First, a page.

In another exemplary embodiment, a visual display system for a rotocraft, comprises a database configured to store data related to a flight procedure for the rotocraft; and a sensor system configured to determine a first current image; and a processor configured to determine a predicted image shifted from the first current image in accordance with the data and the current image when the flight procedure is selected; and a display configured to display the predicted image; and display the second current image on the display when rotocraft flight parameters reach a threshold associated with the data.

In yet another exemplary embodiment, a method of displaying an image on a visual display system for a rotocraft, comprises displaying a first current image for the rotocraft; selecting a flight procedure having data; determining a predicted image shifted from the first current image in accordance with the data and the first current image when the flight procedure is selected; and displaying the predicted image.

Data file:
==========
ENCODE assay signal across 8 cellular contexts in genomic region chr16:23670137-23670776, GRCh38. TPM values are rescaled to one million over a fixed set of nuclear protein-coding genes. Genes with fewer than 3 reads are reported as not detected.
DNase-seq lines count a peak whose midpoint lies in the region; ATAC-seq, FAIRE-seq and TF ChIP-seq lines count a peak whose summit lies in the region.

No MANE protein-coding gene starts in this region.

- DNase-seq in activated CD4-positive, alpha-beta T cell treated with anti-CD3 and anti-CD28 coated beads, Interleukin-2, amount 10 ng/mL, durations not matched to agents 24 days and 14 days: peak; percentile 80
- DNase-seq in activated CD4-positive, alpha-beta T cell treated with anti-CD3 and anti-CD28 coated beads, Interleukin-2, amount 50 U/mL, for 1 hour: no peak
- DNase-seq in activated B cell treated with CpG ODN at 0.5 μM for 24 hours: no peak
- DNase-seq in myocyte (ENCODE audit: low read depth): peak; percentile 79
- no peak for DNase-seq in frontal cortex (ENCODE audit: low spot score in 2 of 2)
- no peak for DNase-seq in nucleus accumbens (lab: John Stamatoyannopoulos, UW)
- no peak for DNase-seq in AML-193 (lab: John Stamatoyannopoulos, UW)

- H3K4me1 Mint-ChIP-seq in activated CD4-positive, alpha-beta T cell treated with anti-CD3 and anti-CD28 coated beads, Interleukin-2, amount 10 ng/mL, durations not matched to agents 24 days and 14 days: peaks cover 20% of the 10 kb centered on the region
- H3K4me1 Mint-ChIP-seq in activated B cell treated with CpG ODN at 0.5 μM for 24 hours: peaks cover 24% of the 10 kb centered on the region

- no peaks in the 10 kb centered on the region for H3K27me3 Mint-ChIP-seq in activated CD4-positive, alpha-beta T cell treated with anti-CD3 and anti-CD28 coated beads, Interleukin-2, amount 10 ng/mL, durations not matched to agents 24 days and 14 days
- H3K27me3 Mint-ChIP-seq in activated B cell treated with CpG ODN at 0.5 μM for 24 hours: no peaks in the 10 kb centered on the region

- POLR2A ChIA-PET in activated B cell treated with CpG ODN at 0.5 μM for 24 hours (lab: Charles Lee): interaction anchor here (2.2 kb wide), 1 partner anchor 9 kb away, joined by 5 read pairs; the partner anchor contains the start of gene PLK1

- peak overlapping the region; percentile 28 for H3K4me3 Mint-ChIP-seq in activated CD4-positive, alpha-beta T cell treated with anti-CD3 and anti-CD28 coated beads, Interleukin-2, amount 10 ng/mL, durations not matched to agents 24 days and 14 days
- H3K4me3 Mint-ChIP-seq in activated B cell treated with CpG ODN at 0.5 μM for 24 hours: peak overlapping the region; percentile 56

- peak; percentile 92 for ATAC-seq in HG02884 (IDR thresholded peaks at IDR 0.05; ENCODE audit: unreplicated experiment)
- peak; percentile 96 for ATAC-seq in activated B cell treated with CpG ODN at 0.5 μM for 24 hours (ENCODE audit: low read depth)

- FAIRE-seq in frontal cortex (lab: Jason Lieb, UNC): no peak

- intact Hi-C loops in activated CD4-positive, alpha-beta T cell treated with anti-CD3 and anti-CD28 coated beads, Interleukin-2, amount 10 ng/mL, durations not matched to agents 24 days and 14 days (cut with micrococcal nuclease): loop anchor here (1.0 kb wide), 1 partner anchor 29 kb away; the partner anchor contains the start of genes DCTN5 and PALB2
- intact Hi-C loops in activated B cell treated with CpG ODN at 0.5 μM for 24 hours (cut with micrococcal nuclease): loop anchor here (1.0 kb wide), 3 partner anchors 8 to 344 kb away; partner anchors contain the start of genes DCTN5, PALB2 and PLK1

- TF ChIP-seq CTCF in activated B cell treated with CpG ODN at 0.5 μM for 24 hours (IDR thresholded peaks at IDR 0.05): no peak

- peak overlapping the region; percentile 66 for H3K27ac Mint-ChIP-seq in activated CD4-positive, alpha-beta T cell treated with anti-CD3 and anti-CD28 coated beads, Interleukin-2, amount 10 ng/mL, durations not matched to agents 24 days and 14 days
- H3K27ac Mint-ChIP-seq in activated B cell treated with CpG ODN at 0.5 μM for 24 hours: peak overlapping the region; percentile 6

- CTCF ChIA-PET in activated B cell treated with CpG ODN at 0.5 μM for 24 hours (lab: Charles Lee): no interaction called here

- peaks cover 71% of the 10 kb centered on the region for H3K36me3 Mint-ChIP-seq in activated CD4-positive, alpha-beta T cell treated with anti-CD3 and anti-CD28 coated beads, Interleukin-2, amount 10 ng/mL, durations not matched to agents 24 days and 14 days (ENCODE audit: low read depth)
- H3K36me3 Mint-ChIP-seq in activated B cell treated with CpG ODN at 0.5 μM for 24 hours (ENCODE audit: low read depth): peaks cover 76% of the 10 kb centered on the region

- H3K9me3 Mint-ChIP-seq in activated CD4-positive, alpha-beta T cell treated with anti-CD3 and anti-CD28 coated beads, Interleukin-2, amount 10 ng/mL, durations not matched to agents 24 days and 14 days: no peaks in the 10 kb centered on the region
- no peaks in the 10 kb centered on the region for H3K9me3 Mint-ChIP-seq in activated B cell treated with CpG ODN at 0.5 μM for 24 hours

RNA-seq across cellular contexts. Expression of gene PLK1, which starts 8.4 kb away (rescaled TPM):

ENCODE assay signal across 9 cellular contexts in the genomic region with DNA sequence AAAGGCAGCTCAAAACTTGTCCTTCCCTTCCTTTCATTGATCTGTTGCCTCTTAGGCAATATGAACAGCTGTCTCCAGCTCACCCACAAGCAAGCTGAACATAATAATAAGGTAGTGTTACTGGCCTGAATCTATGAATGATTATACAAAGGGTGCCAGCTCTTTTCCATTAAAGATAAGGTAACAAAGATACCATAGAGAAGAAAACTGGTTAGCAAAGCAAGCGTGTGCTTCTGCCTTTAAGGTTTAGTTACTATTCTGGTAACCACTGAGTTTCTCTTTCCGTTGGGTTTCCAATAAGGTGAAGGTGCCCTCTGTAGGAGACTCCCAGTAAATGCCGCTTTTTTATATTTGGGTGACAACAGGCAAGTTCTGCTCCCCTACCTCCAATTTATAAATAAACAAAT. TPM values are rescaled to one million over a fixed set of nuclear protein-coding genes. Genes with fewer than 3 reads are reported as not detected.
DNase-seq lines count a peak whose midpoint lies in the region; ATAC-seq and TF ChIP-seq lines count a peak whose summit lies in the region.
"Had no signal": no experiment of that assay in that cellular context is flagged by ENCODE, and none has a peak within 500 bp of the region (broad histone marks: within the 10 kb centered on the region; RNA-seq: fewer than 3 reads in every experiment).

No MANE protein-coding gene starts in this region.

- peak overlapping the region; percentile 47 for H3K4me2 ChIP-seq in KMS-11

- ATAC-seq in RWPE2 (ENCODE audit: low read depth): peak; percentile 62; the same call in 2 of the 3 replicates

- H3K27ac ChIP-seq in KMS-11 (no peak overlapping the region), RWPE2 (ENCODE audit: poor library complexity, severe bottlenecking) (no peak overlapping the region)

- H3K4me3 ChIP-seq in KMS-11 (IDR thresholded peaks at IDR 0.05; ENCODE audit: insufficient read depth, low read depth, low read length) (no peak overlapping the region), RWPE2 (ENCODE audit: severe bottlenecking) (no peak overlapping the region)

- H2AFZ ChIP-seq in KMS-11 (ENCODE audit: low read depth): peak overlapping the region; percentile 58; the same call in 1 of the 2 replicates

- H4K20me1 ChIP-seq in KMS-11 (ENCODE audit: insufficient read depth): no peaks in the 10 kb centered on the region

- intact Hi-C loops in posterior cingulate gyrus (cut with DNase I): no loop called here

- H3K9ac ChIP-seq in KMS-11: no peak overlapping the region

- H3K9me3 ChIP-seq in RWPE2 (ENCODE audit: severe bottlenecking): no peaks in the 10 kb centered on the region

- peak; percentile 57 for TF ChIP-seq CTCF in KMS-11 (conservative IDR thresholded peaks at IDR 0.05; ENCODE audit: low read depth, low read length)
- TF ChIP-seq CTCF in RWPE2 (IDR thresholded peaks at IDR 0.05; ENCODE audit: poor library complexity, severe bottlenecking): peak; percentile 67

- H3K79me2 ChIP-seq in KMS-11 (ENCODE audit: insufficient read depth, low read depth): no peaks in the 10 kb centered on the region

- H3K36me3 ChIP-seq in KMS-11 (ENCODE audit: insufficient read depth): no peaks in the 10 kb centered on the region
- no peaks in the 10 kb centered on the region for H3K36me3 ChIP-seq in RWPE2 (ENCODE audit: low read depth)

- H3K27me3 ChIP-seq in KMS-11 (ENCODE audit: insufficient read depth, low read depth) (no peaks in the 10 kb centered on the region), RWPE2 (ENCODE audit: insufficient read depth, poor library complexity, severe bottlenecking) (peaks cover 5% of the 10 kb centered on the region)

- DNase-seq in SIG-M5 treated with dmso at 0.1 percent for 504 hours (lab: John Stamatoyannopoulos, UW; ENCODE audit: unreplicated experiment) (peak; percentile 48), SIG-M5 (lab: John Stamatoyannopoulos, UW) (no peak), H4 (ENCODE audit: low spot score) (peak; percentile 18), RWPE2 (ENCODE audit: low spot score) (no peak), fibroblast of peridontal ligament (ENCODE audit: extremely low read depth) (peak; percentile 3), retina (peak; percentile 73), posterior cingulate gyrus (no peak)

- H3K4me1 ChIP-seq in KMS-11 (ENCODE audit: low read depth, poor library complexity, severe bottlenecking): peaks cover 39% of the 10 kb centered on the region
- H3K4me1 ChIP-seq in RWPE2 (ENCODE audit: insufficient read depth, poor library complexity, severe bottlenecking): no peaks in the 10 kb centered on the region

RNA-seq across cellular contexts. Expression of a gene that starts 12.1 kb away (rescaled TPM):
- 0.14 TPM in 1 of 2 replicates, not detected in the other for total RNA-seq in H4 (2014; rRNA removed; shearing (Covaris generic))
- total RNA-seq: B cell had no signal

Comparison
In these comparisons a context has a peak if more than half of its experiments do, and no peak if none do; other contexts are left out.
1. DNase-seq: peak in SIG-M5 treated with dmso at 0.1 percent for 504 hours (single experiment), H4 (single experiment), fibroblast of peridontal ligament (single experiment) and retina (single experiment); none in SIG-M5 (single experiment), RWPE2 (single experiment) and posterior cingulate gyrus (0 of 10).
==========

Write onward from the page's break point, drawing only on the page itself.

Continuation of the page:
BRIEF DESCRIPTION OF THE DRAWINGS

The present invention will hereinafter be described in conjunction with the following drawing figures, wherein like numerals denote like elements, and

FIG. 1 is a block diagram of a visual display system suitable for use in rotorcraft in accordance with the exemplary embodiments described herein;

FIG. 2 is a flow chart showing a method of displaying flight path information in a visual display system in accordance with an exemplary embodiment;

FIG. 3 is a visual display for a helicopter in accordance with a first exemplary embodiment;

FIG. 4 is a visual display for a helicopter that has been adjusted for predicted flight conditions relative to the display in FIG. 3;

FIG. 5 is a visual display for a helicopter in accordance with a first exemplary embodiment; and